Population Ageing and Sectoral Growth: The Case of the U.K., 2006-2026

David K. Foot, Rafael Gomez


This paper examines the relationship between age structure and the growth (decline) of product markets. The results are generated by
a methodology that combines demographic and economic information. They are based on life-cycle theory that has a respected tradition in
economics, marketing and gerontology. Empirically, the paper uses the latest family expenditure survey for the U.K. to systematically
evaluate the impacts of population growth and ageing on sector growth and composition of the U.K. economy through the first two decades
of the new millennium. The United Kingdom is a useful country since it is ageing like much of continental Europe, only not as fast, and at the
same time it is not as young as the United States. It therefore represents a nice median between the two cases. Not surprisingly, the results
confirm that population ageing benefits the heath sector and disadvantages the education sector. The results also indicate that the fuel and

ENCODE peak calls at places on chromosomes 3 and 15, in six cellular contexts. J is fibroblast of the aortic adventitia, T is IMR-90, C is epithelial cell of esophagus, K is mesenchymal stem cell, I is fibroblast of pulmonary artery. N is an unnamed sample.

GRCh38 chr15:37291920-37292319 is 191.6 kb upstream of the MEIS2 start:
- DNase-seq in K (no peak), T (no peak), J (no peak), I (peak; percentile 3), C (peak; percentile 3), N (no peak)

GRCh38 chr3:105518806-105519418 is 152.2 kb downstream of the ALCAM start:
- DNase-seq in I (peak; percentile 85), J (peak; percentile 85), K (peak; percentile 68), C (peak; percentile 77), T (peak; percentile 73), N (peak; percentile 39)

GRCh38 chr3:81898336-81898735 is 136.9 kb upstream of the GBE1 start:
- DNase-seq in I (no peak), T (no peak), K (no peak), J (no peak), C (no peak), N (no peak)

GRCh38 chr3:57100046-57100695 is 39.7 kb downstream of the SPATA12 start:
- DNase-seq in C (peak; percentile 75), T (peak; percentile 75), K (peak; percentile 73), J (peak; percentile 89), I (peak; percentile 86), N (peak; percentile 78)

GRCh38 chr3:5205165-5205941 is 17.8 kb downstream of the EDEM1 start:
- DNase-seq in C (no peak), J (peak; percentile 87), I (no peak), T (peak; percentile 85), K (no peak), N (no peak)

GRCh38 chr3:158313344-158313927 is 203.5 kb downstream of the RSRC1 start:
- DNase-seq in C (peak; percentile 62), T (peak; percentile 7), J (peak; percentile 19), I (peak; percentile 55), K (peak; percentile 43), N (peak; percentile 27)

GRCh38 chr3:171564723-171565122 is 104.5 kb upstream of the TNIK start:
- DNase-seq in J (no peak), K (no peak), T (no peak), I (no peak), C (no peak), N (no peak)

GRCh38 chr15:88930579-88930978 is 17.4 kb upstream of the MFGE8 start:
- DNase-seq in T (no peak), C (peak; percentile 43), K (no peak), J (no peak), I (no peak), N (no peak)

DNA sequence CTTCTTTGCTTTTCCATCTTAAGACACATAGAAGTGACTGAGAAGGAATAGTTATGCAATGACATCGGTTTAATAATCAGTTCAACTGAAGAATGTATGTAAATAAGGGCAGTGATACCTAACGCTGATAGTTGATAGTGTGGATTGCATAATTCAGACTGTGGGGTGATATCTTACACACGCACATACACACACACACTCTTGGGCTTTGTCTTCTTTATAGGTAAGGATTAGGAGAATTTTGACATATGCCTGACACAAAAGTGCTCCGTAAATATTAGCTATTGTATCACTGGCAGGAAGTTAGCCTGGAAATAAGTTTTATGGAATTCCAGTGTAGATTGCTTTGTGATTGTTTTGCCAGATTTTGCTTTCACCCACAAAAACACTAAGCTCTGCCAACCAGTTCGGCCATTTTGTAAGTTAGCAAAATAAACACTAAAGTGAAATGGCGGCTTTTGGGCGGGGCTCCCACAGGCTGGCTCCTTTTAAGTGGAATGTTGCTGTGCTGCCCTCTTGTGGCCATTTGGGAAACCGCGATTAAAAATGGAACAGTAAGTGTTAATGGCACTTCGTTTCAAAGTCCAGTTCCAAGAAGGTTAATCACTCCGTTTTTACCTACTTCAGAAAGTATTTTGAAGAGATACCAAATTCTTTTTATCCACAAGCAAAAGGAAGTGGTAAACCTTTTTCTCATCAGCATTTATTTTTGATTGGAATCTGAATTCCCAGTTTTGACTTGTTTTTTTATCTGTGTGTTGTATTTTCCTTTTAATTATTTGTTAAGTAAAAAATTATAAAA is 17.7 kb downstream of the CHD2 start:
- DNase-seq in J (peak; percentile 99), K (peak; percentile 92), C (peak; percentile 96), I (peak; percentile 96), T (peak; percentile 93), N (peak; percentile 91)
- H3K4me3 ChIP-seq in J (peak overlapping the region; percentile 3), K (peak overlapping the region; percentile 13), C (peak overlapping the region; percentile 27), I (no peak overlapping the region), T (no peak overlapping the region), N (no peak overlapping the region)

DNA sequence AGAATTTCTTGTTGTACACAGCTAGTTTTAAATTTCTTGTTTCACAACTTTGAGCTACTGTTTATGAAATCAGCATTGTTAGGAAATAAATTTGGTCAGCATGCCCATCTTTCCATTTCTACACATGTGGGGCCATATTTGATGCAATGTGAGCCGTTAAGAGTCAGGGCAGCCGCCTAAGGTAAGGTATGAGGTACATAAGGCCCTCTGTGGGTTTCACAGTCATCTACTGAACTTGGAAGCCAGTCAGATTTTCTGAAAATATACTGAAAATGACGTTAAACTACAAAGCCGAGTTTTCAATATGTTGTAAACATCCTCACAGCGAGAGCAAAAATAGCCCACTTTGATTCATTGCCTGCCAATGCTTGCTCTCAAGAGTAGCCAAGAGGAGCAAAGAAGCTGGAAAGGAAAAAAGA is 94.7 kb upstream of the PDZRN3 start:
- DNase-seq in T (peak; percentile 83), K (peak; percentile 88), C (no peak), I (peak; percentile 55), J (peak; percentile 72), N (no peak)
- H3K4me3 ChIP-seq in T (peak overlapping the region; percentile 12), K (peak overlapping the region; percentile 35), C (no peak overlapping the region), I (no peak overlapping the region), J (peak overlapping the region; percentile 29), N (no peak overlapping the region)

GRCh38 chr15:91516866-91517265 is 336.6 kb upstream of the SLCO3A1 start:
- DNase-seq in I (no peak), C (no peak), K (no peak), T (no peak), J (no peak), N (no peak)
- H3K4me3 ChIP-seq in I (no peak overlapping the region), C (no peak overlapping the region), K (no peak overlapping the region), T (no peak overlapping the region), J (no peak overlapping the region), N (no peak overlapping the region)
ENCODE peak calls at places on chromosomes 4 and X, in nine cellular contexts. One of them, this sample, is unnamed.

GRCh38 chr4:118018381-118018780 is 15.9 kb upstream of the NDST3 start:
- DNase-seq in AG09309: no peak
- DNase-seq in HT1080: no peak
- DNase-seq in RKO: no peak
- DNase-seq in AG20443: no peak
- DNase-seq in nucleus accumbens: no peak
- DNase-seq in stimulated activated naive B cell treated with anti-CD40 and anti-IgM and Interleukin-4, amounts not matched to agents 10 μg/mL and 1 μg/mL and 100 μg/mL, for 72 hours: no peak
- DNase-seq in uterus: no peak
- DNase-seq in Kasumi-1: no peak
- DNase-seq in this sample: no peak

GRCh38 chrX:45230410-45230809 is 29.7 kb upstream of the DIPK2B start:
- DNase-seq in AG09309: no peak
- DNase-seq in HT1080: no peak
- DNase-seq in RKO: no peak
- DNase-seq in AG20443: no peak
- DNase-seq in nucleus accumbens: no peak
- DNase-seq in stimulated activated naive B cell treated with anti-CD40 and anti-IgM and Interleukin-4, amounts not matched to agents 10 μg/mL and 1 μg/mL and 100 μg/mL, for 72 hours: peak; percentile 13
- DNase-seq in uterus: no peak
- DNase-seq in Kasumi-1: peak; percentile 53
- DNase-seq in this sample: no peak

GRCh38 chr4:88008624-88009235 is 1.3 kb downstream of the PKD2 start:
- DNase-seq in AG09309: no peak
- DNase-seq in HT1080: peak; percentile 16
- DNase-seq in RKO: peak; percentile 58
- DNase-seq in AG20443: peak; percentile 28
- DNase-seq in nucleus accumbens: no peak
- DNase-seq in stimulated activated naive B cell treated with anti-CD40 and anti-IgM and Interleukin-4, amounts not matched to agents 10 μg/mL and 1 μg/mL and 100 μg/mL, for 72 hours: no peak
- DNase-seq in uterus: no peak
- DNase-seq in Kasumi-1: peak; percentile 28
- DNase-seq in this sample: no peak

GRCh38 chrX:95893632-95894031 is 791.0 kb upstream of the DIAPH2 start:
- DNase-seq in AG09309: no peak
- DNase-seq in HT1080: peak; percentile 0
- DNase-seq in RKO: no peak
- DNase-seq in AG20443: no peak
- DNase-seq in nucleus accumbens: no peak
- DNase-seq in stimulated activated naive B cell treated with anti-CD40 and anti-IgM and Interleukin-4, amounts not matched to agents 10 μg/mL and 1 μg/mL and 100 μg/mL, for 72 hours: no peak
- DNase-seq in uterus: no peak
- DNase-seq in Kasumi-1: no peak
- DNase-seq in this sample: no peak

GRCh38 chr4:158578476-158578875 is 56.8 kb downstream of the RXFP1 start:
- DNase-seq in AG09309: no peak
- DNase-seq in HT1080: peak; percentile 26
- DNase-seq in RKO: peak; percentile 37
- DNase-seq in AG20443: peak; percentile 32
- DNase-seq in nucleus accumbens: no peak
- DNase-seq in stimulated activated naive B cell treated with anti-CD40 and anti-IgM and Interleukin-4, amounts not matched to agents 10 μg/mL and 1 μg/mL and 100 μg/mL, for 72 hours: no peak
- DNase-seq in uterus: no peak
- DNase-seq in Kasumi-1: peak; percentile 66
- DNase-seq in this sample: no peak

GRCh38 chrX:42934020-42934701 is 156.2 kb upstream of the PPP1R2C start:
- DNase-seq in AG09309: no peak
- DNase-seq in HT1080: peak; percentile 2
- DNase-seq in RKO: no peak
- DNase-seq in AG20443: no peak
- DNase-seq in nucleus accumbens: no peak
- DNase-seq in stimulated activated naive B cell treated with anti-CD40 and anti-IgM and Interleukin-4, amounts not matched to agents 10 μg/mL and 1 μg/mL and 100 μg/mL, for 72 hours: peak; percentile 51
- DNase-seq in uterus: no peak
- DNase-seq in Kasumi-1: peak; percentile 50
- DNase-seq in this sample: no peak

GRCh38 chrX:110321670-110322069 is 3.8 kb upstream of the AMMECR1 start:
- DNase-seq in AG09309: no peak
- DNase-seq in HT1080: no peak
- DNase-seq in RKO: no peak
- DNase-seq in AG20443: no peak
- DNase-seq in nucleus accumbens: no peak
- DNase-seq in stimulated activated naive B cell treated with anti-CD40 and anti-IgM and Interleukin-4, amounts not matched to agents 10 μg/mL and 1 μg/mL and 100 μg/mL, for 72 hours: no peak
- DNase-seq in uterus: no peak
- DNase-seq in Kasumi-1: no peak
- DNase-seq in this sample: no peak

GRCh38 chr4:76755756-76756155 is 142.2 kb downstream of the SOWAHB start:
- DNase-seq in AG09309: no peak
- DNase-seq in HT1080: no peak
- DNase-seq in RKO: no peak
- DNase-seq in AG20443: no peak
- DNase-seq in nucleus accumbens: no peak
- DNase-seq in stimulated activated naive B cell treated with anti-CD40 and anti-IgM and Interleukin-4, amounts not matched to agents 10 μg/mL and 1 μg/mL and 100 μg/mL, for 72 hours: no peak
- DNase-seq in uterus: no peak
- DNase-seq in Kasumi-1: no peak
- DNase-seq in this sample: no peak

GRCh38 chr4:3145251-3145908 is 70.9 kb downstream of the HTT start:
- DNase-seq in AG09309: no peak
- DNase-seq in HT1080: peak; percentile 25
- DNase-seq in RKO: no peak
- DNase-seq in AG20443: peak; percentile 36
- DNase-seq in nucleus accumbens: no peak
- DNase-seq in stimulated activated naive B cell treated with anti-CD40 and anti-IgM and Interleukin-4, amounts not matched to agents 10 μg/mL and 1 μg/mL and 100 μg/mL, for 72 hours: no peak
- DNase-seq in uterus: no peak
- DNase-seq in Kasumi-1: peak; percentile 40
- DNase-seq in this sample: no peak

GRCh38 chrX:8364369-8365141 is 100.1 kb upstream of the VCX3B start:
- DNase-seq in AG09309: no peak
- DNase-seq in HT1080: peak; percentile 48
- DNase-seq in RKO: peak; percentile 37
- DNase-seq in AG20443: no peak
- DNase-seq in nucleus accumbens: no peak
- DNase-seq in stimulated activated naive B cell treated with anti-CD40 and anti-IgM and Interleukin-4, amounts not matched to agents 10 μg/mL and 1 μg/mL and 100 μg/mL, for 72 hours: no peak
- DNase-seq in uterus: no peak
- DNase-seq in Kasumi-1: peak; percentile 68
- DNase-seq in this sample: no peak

power (primarily gas and electricity) sector is a big winner, while the clothing and footwear sector is a big loser in a future ageing population.
The reasons stem from a mixture of physiologically induced occurrences (e.g. as we age we become more sensitive to temperature change) and
to global warming effects that amplify temperature extremes. Interesting results within sectors are presented, as well as the implications that
demographic transitions may have for corporate strategy.

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